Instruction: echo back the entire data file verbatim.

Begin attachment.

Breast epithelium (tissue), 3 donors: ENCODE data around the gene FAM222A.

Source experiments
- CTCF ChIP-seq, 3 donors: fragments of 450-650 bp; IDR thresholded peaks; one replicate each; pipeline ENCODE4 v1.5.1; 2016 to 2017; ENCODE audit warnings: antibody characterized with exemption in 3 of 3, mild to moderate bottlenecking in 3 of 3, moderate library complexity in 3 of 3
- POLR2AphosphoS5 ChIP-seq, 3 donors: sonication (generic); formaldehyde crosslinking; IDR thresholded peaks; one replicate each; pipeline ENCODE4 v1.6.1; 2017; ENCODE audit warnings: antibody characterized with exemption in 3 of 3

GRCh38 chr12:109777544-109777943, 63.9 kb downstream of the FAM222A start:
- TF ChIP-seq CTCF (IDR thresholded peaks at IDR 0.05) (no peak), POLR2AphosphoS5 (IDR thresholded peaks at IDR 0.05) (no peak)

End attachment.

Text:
Breast epithelium (tissue), 3 donors: ENCODE data around the gene FAM222A.

Source experiments
- CTCF ChIP-seq, 3 donors: fragments of 450-650 bp; IDR thresholded peaks; one replicate each; pipeline ENCODE4 v1.5.1; 2016 to 2017; ENCODE audit warnings: antibody characterized with exemption in 3 of 3, mild to moderate bottlenecking in 3 of 3, moderate library complexity in 3 of 3
- POLR2AphosphoS5 ChIP-seq, 3 donors: sonication (generic); formaldehyde crosslinking; IDR thresholded peaks; one replicate each; pipeline ENCODE4 v1.6.1; 2017; ENCODE audit warnings: antibody characterized with exemption in 3 of 3

GRCh38 chr12:109777544-109777943, 63.9 kb downstream of the FAM222A start:
- TF ChIP-seq CTCF (IDR thresholded peaks at IDR 0.05) (no peak), POLR2AphosphoS5 (IDR thresholded peaks at IDR 0.05) (no peak)